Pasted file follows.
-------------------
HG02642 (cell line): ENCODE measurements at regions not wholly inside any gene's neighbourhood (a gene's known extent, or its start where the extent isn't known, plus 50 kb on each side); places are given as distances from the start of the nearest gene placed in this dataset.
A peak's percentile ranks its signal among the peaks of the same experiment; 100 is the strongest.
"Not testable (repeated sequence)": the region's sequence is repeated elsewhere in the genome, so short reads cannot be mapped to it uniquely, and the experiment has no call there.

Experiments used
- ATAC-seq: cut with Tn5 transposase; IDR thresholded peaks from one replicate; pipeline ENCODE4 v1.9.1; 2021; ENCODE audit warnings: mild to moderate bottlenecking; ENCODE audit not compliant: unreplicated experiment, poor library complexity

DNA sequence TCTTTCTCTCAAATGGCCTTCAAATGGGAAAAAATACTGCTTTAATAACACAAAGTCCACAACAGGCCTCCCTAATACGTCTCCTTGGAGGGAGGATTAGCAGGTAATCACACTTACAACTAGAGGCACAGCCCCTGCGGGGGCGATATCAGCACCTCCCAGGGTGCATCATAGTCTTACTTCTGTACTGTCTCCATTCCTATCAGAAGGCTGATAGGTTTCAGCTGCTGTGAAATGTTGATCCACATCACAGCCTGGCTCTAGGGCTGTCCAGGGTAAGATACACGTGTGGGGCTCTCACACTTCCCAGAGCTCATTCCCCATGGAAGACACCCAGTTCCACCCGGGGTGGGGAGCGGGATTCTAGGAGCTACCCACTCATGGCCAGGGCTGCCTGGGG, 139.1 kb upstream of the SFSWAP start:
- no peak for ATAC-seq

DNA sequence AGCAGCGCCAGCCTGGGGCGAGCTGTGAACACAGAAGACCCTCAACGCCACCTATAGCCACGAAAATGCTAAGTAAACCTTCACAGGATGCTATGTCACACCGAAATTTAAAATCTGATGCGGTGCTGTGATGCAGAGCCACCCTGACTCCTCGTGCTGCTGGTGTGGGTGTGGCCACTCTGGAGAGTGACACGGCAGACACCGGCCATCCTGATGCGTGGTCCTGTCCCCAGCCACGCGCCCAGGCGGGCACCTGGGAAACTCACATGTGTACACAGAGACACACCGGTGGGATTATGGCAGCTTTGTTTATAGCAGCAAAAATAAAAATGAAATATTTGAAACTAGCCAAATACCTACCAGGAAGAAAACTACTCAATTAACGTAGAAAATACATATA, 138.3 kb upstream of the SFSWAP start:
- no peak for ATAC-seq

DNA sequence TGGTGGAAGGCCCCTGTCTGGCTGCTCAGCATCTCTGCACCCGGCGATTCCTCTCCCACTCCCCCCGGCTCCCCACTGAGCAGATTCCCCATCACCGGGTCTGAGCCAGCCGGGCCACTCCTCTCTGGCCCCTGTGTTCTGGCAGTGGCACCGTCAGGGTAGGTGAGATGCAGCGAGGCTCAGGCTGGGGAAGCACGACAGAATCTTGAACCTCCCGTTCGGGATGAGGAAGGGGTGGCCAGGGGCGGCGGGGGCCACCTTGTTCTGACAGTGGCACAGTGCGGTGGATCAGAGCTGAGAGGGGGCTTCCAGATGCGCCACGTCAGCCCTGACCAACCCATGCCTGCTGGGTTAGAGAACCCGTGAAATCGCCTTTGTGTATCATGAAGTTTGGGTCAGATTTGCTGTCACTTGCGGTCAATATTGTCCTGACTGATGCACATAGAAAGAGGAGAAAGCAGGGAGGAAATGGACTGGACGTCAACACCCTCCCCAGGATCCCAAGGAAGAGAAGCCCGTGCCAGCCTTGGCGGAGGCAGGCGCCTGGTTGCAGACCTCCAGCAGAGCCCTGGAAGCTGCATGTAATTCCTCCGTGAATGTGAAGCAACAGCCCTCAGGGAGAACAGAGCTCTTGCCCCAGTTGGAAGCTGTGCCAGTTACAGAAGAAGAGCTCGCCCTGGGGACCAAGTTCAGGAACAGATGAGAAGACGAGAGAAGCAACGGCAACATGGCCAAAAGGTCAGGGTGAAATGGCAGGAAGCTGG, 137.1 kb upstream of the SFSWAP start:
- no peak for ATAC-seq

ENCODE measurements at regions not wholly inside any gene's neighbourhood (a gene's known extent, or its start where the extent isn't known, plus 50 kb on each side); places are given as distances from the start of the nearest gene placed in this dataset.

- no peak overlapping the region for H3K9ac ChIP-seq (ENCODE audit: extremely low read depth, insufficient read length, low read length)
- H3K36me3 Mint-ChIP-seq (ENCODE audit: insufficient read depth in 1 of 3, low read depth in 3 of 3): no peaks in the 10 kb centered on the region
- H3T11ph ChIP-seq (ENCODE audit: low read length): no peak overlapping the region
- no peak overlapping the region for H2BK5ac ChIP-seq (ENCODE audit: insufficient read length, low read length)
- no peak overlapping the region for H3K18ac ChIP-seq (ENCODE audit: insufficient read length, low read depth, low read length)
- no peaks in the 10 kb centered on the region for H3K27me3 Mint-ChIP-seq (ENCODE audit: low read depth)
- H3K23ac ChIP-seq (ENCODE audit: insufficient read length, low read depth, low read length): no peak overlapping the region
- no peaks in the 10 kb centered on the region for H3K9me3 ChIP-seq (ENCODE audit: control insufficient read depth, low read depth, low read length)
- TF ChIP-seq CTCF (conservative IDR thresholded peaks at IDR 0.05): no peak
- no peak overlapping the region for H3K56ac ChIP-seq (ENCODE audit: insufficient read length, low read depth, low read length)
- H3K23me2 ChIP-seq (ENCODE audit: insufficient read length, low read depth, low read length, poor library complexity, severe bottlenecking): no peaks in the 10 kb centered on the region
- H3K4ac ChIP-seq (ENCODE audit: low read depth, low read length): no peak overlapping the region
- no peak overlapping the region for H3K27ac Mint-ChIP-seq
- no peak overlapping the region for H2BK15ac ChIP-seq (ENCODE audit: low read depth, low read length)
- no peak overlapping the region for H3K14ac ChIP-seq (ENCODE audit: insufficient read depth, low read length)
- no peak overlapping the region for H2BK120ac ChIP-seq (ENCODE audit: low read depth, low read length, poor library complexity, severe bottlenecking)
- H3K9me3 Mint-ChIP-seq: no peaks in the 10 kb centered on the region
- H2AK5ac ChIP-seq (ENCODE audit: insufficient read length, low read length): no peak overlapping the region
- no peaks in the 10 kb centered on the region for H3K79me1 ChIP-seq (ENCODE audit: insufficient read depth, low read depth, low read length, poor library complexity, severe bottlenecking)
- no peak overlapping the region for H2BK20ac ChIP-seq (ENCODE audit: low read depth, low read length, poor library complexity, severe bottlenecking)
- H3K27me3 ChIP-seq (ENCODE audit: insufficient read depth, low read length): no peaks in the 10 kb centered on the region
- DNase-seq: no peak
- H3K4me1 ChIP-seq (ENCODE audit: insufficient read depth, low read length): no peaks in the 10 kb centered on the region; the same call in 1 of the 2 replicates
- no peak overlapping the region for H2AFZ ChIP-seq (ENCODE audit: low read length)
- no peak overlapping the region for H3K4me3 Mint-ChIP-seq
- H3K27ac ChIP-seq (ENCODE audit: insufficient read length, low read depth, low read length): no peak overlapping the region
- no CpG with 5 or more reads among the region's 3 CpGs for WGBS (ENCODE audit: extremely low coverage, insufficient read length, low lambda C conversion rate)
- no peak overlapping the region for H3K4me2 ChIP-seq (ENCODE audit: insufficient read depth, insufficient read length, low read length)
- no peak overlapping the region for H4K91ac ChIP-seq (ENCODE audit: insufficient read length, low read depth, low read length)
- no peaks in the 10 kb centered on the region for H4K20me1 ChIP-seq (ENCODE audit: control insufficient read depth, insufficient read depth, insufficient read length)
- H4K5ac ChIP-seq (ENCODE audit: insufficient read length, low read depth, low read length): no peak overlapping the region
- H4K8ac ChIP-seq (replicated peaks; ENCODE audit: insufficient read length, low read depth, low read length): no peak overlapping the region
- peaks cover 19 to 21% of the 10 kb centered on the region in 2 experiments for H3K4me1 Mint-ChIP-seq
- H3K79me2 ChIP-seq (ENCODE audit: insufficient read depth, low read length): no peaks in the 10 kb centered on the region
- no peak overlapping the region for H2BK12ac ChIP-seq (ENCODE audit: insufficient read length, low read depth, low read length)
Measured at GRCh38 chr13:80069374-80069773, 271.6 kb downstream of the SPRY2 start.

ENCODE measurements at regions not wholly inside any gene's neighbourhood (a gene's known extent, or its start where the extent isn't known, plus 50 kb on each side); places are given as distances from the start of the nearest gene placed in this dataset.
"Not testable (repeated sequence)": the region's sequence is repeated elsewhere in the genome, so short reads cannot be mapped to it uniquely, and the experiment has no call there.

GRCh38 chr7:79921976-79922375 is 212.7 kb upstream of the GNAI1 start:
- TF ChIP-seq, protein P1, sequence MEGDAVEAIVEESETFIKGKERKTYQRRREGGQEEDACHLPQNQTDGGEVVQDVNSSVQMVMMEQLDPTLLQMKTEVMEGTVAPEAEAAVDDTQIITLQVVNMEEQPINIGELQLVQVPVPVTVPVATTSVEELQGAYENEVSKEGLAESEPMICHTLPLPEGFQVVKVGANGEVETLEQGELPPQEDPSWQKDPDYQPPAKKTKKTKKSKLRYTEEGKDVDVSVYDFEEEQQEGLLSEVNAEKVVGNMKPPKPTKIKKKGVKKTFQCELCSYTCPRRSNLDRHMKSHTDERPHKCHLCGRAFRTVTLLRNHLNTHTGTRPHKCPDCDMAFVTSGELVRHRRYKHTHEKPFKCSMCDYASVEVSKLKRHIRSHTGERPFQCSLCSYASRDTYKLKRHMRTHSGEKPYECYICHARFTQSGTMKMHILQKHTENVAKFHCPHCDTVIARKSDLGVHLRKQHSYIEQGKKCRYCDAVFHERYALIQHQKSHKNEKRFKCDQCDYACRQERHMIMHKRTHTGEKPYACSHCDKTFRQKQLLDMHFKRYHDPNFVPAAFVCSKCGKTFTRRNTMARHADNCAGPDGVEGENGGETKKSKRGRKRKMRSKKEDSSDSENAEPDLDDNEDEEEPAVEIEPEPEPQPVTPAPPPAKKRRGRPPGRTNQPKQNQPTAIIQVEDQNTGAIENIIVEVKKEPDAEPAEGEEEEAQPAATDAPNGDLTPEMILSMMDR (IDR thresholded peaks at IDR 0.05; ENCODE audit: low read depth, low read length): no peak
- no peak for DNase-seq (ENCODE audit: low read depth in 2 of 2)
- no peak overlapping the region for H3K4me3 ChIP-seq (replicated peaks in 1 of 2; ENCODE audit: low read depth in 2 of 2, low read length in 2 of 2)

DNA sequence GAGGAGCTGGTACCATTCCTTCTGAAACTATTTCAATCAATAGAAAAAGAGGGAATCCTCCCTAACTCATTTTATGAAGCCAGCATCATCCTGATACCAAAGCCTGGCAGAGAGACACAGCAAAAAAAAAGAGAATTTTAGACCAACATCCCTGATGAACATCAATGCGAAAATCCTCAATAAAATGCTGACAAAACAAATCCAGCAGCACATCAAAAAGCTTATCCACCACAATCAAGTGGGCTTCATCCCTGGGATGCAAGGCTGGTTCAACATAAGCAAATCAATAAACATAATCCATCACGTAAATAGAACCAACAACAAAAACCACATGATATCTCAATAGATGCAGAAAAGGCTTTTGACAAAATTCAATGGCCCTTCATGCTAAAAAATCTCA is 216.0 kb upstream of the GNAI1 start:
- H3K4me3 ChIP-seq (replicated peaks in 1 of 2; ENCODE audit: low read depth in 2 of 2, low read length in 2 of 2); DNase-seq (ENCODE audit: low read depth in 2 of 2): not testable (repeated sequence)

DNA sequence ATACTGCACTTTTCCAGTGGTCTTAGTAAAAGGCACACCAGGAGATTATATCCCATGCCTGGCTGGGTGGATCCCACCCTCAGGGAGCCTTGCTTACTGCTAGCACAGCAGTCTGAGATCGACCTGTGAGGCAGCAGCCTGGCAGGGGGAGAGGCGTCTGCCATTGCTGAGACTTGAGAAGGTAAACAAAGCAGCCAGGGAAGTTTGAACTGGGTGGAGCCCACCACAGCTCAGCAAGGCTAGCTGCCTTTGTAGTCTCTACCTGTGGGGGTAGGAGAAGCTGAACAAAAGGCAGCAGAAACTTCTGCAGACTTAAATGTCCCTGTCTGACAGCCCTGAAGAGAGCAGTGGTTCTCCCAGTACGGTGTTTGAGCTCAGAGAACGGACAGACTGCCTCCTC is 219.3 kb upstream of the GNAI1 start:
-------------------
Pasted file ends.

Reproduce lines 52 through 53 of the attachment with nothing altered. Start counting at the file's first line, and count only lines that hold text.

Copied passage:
- TF ChIP-seq, protein P1, sequence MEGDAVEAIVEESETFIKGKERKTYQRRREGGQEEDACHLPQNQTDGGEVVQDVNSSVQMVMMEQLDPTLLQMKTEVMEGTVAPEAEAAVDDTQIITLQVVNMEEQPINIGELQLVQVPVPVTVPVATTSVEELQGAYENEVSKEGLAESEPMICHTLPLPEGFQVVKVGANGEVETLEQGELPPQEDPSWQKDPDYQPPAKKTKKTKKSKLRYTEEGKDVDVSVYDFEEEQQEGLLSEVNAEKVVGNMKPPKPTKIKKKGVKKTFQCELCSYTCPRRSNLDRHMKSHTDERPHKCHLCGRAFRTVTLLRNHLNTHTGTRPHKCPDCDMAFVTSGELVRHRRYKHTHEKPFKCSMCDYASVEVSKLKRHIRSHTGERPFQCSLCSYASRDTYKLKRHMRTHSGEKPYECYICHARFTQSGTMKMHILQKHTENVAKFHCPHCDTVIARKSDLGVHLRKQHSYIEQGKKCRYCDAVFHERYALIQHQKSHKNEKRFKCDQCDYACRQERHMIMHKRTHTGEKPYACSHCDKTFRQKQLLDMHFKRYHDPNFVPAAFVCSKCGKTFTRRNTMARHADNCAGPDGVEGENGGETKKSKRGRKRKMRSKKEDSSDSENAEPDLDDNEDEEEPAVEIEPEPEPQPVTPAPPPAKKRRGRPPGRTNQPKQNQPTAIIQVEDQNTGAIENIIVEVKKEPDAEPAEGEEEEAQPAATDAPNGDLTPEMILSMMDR (IDR thresholded peaks at IDR 0.05; ENCODE audit: low read depth, low read length): no peak
- no peak for DNase-seq (ENCODE audit: low read depth in 2 of 2)